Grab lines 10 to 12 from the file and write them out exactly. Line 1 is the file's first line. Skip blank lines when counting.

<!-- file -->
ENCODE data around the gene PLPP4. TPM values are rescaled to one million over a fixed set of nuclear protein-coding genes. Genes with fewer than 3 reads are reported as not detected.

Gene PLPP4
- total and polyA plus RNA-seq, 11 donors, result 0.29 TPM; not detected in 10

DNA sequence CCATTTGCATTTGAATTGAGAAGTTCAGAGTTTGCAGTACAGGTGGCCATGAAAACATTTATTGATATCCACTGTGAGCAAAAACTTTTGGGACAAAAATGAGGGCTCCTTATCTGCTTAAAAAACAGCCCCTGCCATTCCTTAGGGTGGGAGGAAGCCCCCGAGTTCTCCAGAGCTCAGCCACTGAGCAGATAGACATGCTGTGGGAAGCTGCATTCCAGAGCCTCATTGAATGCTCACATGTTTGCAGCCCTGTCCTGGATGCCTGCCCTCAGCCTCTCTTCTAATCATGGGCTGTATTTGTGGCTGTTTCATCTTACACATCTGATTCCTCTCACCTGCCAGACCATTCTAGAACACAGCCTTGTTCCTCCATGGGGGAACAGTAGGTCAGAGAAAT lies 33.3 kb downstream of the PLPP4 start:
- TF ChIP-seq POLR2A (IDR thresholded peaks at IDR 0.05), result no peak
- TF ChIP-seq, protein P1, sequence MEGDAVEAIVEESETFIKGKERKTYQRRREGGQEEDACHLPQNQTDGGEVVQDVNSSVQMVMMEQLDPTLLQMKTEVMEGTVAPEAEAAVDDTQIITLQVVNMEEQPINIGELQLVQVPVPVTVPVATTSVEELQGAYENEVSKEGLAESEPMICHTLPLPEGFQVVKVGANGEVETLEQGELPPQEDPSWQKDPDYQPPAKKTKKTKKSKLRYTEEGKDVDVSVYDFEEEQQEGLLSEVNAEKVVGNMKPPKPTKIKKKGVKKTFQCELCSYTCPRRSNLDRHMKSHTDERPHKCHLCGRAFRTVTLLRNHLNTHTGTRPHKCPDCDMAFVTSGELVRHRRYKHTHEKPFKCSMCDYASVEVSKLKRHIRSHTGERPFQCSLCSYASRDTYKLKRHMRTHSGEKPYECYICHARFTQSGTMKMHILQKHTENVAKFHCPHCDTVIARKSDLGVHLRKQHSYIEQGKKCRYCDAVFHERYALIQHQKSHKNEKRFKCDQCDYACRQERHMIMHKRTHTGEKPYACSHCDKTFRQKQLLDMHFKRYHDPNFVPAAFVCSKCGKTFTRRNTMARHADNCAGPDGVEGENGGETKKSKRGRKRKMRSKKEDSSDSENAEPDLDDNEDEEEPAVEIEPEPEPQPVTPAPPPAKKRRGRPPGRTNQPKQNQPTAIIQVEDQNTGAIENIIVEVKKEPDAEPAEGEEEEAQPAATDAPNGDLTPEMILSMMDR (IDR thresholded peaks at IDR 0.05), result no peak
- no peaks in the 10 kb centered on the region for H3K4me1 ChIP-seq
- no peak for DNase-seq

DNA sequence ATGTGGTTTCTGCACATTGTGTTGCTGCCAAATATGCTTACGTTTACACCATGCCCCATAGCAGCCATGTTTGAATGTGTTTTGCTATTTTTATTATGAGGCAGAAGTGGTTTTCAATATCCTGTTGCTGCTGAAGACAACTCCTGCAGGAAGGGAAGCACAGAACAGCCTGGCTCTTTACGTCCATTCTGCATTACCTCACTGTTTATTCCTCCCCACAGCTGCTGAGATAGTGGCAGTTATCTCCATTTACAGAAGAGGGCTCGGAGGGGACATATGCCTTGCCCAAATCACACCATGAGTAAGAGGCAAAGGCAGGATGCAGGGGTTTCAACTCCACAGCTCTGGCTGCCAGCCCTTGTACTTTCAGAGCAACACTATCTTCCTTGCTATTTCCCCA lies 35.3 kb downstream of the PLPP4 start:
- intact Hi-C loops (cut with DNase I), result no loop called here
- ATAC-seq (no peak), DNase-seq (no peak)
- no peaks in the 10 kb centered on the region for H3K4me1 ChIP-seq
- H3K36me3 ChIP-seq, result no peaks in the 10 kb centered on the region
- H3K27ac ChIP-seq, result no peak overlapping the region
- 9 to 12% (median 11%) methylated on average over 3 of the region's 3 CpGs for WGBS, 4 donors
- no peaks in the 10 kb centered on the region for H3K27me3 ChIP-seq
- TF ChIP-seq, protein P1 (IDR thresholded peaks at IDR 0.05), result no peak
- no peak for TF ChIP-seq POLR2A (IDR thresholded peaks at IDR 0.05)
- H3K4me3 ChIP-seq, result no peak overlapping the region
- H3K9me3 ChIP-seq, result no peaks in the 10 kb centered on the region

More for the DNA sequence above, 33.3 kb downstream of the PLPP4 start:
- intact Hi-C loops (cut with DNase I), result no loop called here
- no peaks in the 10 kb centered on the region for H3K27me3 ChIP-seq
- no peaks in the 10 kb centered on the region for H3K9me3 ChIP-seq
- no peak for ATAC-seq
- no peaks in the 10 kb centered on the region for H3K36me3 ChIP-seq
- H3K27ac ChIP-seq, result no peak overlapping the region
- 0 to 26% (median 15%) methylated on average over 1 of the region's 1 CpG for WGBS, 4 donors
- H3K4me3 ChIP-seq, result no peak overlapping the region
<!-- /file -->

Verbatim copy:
- intact Hi-C loops (cut with DNase I), result no loop called here
- ATAC-seq (no peak), DNase-seq (no peak)
- no peaks in the 10 kb centered on the region for H3K4me1 ChIP-seq